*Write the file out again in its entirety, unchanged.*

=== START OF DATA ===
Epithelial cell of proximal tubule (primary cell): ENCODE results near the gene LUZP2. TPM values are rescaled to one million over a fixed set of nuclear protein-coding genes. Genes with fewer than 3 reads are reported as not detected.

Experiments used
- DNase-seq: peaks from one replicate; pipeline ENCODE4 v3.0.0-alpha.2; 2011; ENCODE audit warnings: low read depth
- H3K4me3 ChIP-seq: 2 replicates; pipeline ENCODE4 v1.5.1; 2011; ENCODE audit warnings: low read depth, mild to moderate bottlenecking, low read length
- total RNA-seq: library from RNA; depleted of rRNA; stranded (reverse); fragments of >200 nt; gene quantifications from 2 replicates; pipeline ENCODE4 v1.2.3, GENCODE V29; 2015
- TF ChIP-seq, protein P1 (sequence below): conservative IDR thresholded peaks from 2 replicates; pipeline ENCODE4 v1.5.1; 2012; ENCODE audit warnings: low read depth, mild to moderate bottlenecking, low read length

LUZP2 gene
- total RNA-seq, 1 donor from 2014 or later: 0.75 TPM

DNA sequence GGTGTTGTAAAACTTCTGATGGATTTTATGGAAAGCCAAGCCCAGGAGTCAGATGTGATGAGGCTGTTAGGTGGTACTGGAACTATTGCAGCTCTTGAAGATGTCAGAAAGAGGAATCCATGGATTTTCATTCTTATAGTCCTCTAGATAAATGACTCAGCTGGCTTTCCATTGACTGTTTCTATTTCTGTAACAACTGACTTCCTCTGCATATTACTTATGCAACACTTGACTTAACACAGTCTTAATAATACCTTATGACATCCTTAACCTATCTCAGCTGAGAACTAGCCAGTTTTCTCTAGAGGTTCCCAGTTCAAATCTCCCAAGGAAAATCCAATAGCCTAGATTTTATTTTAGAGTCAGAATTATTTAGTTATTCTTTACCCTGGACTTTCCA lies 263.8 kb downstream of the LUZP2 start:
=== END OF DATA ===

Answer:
Epithelial cell of proximal tubule (primary cell): ENCODE results near the gene LUZP2. TPM values are rescaled to one million over a fixed set of nuclear protein-coding genes. Genes with fewer than 3 reads are reported as not detected.

Experiments used
- DNase-seq: peaks from one replicate; pipeline ENCODE4 v3.0.0-alpha.2; 2011; ENCODE audit warnings: low read depth
- H3K4me3 ChIP-seq: 2 replicates; pipeline ENCODE4 v1.5.1; 2011; ENCODE audit warnings: low read depth, mild to moderate bottlenecking, low read length
- total RNA-seq: library from RNA; depleted of rRNA; stranded (reverse); fragments of >200 nt; gene quantifications from 2 replicates; pipeline ENCODE4 v1.2.3, GENCODE V29; 2015
- TF ChIP-seq, protein P1 (sequence below): conservative IDR thresholded peaks from 2 replicates; pipeline ENCODE4 v1.5.1; 2012; ENCODE audit warnings: low read depth, mild to moderate bottlenecking, low read length

LUZP2 gene
- total RNA-seq, 1 donor from 2014 or later: 0.75 TPM

DNA sequence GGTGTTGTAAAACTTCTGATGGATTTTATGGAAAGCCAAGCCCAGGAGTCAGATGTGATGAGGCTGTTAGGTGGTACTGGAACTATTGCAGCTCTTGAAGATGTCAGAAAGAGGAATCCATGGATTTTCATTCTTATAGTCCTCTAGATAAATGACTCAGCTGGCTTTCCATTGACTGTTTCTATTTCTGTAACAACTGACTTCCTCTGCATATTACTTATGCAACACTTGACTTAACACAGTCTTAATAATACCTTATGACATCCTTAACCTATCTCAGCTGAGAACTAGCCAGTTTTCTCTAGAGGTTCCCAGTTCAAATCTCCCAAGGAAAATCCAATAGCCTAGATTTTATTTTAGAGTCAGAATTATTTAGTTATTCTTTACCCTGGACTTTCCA lies 263.8 kb downstream of the LUZP2 start: